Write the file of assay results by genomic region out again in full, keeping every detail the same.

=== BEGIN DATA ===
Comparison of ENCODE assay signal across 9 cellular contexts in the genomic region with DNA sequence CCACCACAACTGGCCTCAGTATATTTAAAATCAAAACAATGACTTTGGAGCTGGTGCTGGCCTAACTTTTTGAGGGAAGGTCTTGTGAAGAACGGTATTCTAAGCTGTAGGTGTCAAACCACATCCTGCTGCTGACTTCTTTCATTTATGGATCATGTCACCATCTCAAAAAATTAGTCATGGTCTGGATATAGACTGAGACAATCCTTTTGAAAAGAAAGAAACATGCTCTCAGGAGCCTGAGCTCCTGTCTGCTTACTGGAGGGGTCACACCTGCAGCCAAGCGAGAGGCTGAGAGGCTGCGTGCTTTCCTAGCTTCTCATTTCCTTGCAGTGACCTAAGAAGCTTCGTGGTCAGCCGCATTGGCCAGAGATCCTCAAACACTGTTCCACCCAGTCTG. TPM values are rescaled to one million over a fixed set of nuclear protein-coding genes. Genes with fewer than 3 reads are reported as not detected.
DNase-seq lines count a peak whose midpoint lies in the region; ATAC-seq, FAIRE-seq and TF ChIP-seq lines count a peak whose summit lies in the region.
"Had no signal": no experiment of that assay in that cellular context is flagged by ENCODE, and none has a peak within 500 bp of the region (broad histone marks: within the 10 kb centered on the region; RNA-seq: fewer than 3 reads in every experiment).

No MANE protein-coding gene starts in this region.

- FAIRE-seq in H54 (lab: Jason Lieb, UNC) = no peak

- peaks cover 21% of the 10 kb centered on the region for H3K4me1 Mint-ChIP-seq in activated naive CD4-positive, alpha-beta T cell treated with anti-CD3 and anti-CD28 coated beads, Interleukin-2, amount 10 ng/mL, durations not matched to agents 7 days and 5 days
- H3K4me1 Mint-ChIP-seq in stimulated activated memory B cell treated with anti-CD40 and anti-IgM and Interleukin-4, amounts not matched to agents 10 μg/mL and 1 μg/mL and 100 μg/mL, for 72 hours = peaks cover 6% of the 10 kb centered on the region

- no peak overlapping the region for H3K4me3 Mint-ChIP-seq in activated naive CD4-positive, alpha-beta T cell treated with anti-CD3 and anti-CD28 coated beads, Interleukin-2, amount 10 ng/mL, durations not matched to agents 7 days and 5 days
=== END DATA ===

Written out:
Comparison of ENCODE assay signal across 9 cellular contexts in the genomic region with DNA sequence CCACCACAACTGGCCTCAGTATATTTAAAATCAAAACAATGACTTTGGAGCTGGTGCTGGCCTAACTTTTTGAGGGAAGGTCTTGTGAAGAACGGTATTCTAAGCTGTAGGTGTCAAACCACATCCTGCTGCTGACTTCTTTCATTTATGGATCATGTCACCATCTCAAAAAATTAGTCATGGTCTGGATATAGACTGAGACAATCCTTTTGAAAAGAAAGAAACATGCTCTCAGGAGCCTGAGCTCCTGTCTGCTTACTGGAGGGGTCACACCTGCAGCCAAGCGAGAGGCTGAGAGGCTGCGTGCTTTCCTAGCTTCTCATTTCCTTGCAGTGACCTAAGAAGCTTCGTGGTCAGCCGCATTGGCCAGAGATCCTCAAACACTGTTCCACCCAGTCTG. TPM values are rescaled to one million over a fixed set of nuclear protein-coding genes. Genes with fewer than 3 reads are reported as not detected.
DNase-seq lines count a peak whose midpoint lies in the region; ATAC-seq, FAIRE-seq and TF ChIP-seq lines count a peak whose summit lies in the region.
"Had no signal": no experiment of that assay in that cellular context is flagged by ENCODE, and none has a peak within 500 bp of the region (broad histone marks: within the 10 kb centered on the region; RNA-seq: fewer than 3 reads in every experiment).

No MANE protein-coding gene starts in this region.

- FAIRE-seq in H54 (lab: Jason Lieb, UNC) = no peak

- peaks cover 21% of the 10 kb centered on the region for H3K4me1 Mint-ChIP-seq in activated naive CD4-positive, alpha-beta T cell treated with anti-CD3 and anti-CD28 coated beads, Interleukin-2, amount 10 ng/mL, durations not matched to agents 7 days and 5 days
- H3K4me1 Mint-ChIP-seq in stimulated activated memory B cell treated with anti-CD40 and anti-IgM and Interleukin-4, amounts not matched to agents 10 μg/mL and 1 μg/mL and 100 μg/mL, for 72 hours = peaks cover 6% of the 10 kb centered on the region

- no peak overlapping the region for H3K4me3 Mint-ChIP-seq in activated naive CD4-positive, alpha-beta T cell treated with anti-CD3 and anti-CD28 coated beads, Interleukin-2, amount 10 ng/mL, durations not matched to agents 7 days and 5 days